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  • Remembering aviation history’s landmark event

New Delhi. 10 July 2021. On 10 July 1938, Howard Robard Hughes Jr the owner of the Hughes Aircraft Company set out to create a record and did so by completing a flight around the world in just 91 hours (three days, 19 hours, 17 minutes) beating the previous record set in 1933 by Wiley Post in a single-engine Lockheed Vega by almost four days. Hughes returned home ahead of photographs of his flight. Taking off from New York City, Hughes continued to Paris, MoscowOmskYakutsk,  Fairbanks, and Minneapolis, then returning to New York City on 14 July 1938.

 For this flight he flew a  Lockheed 14 Super Electra (NX18973, a twin-engine transport with a four-man crew) fitted with the latest radio and navigational equipment. Harry Connor was the co-pilot, Thomas Thurlow the navigator, Richard Stoddart the engineer, and Ed Lund the mechanic. Hughes wanted the flight to be a triumph of American aviation technology, illustrating that safe, long-distance air travel was possible.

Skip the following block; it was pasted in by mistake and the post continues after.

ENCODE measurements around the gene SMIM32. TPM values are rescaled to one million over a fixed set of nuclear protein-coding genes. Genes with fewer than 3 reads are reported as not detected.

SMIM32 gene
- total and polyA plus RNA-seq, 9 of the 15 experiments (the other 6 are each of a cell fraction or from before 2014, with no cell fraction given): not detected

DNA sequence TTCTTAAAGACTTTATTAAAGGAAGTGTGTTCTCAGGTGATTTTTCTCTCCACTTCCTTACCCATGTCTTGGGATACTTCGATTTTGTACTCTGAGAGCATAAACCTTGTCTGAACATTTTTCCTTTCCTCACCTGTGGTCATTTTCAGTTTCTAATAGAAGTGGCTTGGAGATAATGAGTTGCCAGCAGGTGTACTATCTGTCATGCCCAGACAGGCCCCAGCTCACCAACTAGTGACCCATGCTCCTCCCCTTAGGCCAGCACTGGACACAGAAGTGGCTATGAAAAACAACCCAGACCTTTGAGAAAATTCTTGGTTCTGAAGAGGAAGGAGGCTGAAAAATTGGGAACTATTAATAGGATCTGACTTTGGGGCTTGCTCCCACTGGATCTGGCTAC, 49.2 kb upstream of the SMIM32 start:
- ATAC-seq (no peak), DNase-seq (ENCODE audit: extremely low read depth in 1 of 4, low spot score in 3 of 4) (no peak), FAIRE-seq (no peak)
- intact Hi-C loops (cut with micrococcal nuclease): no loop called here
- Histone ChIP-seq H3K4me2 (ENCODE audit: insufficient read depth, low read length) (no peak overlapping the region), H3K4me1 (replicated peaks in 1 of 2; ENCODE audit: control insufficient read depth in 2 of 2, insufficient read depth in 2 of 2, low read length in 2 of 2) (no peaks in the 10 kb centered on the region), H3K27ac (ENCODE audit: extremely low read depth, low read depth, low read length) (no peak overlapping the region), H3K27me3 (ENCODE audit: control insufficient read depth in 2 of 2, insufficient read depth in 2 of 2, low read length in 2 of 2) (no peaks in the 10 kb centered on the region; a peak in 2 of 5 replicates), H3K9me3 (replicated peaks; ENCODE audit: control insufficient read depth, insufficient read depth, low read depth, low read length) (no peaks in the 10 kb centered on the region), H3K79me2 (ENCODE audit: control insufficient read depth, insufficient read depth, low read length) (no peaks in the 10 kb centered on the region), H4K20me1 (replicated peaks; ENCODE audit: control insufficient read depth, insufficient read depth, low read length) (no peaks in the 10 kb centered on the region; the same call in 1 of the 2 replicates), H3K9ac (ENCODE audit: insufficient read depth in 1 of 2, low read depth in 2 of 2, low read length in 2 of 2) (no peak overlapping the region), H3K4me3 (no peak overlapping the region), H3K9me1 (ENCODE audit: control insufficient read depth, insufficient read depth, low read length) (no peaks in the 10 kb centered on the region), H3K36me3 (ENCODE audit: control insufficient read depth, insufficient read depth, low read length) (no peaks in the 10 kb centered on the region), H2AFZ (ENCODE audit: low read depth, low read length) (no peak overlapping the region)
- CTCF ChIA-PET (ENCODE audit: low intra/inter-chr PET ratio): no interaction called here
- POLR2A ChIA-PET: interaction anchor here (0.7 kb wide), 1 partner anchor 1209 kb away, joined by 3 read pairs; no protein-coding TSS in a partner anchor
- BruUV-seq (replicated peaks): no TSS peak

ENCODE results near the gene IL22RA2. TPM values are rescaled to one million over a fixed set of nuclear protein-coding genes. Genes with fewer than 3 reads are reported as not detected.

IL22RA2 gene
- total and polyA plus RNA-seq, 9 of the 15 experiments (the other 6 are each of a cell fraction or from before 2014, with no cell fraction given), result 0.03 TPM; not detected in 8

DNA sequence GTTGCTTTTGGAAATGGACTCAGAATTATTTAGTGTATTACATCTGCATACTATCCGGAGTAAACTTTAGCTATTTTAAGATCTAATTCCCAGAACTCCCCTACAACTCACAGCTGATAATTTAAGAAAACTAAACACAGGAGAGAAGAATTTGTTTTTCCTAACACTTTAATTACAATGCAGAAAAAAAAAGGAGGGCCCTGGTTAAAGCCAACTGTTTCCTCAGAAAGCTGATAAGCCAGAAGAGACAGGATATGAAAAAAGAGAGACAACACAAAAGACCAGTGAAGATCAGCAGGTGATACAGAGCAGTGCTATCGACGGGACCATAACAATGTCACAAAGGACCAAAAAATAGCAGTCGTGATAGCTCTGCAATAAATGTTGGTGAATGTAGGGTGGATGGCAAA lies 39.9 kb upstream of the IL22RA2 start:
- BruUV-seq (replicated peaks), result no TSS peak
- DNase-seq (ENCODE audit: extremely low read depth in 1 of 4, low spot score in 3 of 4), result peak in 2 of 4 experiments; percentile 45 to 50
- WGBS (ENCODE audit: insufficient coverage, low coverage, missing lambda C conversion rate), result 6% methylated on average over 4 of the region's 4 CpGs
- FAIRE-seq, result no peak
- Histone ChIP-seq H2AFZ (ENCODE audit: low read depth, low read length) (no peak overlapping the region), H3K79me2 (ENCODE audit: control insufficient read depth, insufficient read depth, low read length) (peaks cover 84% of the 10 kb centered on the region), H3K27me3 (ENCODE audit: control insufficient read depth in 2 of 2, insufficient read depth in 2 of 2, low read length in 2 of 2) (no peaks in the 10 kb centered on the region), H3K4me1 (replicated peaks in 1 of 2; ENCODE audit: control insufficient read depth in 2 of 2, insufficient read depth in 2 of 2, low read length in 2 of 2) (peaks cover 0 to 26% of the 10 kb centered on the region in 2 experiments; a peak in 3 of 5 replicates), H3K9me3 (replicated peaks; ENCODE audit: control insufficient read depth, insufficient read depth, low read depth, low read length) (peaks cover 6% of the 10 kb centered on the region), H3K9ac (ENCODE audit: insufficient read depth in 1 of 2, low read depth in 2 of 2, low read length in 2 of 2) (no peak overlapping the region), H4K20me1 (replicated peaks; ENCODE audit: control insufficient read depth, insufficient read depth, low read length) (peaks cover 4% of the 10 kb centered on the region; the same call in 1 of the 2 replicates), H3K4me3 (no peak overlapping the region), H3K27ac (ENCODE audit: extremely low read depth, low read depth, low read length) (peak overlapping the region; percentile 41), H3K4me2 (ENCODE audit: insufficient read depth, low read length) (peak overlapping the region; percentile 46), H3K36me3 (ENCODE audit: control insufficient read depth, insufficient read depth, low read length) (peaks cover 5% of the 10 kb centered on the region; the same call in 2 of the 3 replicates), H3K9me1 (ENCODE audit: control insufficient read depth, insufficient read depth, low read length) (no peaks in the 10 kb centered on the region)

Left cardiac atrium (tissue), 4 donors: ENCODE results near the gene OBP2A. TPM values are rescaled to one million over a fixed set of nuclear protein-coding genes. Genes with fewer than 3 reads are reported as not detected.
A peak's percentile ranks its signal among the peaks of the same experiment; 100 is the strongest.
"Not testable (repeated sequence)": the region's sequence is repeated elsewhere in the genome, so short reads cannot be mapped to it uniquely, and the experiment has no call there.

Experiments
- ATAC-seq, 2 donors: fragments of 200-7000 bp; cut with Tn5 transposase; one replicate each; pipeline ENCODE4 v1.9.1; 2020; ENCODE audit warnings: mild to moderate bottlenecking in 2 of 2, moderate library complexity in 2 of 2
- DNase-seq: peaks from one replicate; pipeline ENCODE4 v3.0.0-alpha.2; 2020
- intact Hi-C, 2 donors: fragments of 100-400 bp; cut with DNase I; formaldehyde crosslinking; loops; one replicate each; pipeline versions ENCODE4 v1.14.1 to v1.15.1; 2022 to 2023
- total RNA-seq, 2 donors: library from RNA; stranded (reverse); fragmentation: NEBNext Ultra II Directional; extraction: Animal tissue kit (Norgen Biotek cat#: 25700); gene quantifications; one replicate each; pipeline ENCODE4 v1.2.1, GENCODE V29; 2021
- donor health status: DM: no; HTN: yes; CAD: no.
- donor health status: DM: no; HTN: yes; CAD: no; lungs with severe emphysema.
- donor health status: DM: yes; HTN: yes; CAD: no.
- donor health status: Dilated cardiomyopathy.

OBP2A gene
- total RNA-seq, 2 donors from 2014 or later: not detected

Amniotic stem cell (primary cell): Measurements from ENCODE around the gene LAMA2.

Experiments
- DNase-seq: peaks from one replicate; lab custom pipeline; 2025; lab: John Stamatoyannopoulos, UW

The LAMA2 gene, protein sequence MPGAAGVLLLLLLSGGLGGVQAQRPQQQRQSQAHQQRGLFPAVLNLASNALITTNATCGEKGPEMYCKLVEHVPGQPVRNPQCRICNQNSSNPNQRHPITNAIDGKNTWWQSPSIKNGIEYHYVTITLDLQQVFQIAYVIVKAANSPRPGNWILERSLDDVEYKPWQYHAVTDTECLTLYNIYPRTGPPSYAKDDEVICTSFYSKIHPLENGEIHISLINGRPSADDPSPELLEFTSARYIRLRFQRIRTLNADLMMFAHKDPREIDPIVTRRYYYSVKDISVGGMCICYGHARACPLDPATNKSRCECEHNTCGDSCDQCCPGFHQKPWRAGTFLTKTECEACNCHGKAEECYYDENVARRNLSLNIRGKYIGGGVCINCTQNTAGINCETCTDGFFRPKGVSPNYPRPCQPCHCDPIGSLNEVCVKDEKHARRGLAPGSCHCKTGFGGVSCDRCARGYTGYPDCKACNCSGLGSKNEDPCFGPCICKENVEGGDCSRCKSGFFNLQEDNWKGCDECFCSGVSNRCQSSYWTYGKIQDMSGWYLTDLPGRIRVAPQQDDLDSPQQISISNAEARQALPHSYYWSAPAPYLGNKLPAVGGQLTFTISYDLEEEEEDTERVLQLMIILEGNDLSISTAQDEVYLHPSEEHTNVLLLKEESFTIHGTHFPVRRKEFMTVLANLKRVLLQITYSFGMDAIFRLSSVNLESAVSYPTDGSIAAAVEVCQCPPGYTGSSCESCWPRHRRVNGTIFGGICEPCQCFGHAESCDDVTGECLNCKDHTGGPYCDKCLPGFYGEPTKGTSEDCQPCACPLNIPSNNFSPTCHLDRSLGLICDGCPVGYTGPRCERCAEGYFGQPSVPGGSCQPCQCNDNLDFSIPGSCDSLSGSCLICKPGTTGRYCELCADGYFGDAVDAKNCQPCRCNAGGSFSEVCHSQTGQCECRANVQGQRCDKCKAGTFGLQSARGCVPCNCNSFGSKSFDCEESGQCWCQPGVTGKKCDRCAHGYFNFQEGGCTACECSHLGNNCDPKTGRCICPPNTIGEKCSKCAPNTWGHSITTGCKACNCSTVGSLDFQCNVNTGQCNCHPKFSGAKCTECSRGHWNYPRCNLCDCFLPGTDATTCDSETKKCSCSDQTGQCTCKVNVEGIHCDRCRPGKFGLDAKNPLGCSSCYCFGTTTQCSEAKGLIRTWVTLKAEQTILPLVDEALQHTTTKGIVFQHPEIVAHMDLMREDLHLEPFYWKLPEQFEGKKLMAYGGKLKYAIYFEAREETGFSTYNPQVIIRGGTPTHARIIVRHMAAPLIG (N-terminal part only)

Hughes flew in this Lockheed 14 Super Electra

 Albert Lodwick of Mystic, Iowa, provided organizational skills as the flight operations manager. While Hughes had previously been relatively obscure despite his wealth, was awarded the Harmon Trophy in 1936 and 1938 for the record-breaking global circumnavigation.

Hughes formed the Hughes Aircraft Company in 1932, hiring numerous engineers and designers. He spent the rest of the 1930s and much of the 1940s setting multiple world air speed records and building the Hughes H-1 Racer (1935) and H-4 Hercules (the Spruce Goose, 1947), the latter being the largest flying boat in history and having the longest wingspan of any aircraft from the time it was built until 2019. He acquired and expanded Trans World Airlines and later acquired Air West, renaming it Hughes Airwest. Hughes won both the Collier and Harmon trophies for his achievements in aviation throughout the 1930s, and was inducted into the National Aviation Hall of Fame in 1973. He was also included in Flying magazine‘s 2013 list of the 51 Heroes of Aviation, ranked at No. 25.